The internet is abuzz today with news that the U.S. Patent and Trademark Office cancelled six trademarks for the Washington Redskins team name.
In the majority ruling, the office's Trademark Trial and Appeal Board wrote that they “decide, based on the evidence properly before us, that these registrations must be cancelled because they were disparaging to Native Americans at the respective times they were registered.”
When the news broke, many assumed the board’s ruling would be a major step towards the Redskins changing their controversial name – and it ultimately could be. But the Redskins wasted no time today issuing a response in which they said the ruling will have little effect on the team.
Bob Raskopf, the Redskins’ trademark attorney, wrote in a statement that this isn’t the first time the Patent Office tried to deny Washington trademark rights to the name.
Popular VideoThis judge looked an inmate square in the eyes and did something that left the entire courtroom in tears:
“We’ve seen this story before,” his statement reads. “And just like last time, today’s ruling will have no effect at all on the team’s ownership of and right to use the Redskins’ name and logo.”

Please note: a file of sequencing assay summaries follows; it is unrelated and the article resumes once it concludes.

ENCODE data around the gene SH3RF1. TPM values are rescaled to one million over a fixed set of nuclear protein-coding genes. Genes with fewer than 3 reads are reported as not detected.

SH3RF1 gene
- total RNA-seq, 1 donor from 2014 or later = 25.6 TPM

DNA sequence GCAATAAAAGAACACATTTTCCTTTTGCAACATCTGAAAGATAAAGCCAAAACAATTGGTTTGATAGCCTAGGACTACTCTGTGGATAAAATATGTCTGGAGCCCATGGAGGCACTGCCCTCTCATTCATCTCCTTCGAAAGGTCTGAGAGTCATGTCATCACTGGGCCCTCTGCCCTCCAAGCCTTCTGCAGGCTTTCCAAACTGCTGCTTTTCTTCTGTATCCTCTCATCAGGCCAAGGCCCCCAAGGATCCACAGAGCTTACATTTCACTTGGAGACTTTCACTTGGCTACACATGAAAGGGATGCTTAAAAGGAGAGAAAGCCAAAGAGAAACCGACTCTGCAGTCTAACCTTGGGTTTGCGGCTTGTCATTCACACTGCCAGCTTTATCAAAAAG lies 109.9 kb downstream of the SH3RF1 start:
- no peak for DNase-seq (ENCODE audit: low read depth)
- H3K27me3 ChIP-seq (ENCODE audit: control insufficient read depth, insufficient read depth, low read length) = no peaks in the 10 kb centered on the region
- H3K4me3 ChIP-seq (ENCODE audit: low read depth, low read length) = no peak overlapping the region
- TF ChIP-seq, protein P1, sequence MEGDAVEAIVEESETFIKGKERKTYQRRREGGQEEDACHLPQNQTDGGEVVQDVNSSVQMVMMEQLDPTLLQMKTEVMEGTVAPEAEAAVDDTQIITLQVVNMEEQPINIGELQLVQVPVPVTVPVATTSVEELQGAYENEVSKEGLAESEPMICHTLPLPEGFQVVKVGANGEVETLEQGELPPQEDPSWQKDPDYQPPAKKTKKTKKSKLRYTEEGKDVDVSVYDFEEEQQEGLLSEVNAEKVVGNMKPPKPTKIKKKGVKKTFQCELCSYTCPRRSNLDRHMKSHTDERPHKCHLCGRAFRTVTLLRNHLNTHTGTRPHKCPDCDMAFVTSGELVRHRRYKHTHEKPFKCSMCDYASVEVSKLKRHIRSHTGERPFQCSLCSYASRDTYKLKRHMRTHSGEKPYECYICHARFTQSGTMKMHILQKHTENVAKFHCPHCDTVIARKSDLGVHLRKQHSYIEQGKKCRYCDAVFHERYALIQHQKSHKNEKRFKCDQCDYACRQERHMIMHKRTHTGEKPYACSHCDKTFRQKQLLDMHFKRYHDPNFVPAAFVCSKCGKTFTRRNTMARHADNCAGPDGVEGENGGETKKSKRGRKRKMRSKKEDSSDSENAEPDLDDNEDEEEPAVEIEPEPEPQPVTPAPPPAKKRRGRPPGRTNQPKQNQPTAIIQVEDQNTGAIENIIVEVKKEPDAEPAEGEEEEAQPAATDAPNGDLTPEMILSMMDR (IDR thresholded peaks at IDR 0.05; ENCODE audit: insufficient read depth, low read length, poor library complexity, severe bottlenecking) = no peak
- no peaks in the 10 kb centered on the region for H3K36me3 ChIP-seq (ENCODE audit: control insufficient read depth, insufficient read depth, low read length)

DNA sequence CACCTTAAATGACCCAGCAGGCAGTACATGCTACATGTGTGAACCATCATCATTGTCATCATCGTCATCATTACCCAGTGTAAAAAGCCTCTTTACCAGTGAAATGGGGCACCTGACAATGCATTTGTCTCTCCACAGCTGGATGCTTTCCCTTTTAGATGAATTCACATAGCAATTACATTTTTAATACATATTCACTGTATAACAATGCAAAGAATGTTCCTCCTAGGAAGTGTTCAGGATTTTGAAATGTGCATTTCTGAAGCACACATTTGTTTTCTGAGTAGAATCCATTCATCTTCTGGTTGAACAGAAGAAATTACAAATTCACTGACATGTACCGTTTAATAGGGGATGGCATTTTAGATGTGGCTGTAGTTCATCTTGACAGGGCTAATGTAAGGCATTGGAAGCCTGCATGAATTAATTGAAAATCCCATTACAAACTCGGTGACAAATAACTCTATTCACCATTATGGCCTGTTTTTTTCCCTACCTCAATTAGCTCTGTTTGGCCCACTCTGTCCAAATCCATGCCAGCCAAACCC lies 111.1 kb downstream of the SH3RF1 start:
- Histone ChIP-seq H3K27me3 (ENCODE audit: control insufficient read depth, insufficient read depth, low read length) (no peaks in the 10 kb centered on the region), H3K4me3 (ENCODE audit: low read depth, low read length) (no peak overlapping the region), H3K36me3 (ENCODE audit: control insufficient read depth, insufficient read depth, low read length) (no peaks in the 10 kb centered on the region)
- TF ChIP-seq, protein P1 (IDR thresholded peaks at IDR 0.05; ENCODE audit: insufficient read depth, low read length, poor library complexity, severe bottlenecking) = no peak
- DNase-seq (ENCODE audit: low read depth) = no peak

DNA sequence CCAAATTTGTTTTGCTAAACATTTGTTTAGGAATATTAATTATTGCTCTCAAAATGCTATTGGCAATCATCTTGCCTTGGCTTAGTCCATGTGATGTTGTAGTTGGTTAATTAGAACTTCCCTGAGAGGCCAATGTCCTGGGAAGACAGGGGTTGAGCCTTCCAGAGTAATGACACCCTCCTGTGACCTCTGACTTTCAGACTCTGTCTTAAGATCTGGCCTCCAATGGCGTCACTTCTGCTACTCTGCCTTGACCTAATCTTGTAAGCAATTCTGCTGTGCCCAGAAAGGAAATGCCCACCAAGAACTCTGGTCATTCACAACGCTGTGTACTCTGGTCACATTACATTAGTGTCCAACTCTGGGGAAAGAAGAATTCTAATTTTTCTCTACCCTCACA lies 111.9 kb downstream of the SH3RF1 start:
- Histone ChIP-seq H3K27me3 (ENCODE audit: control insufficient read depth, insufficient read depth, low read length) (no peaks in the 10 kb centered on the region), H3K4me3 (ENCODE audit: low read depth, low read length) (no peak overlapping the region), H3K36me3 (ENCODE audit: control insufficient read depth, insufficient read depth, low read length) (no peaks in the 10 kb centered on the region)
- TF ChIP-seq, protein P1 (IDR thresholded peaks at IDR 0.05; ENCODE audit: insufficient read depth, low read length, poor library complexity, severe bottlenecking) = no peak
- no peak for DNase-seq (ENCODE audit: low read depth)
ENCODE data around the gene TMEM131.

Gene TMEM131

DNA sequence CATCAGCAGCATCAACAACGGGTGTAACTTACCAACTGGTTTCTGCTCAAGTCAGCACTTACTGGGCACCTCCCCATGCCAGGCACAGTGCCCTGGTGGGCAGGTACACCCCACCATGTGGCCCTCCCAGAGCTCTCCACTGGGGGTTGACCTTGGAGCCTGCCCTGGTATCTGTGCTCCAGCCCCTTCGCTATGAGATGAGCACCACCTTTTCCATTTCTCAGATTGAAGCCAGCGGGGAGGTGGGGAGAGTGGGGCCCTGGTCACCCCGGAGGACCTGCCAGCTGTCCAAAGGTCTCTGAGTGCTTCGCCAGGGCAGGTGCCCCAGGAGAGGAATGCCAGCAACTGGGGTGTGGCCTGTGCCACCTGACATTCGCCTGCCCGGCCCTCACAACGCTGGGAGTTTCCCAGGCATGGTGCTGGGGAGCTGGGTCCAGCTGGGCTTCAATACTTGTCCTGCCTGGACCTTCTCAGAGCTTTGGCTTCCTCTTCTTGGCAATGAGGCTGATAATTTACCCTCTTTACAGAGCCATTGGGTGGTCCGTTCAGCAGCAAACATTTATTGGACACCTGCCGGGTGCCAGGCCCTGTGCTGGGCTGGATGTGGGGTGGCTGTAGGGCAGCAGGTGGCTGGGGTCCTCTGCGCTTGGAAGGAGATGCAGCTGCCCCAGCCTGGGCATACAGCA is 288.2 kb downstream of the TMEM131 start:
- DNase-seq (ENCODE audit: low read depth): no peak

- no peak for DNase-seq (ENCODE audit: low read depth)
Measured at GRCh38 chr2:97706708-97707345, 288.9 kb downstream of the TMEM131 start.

Raskopf went on to say “We are confident we will prevail once again, and that the Trademark Trial and Appeal Board’s divided ruling will be overturned on appeal. This case is no different than an earlier case, where the Board cancelled the Redskins’ trademark registrations, and where a federal district court disagreed and reversed the Board.”
Raskopf insists the same factors that led a federal judge to overturn the Board’s decision in 2003 will apply this time around as well.
In that 2003 decision, the federal judge said “The Court concludes that the [Board’s] finding that the marks at issue ‘may disparage’ Native Americans is unsupported by substantial evidence, is logically flawed, and fails to apply the correct legal standard to its own findings of fact.”
Raskopf and the Redskins argue that “The evidence in the current claim is virtually identical to the evidence a federal judge decided was insufficient more than ten years ago. We expect the same ultimate outcome here.”
So, here we go again. Owner Dan Snyder has insisted for years now that the name will never change, and he seems hell bent on keeping that promise. This one is far from over.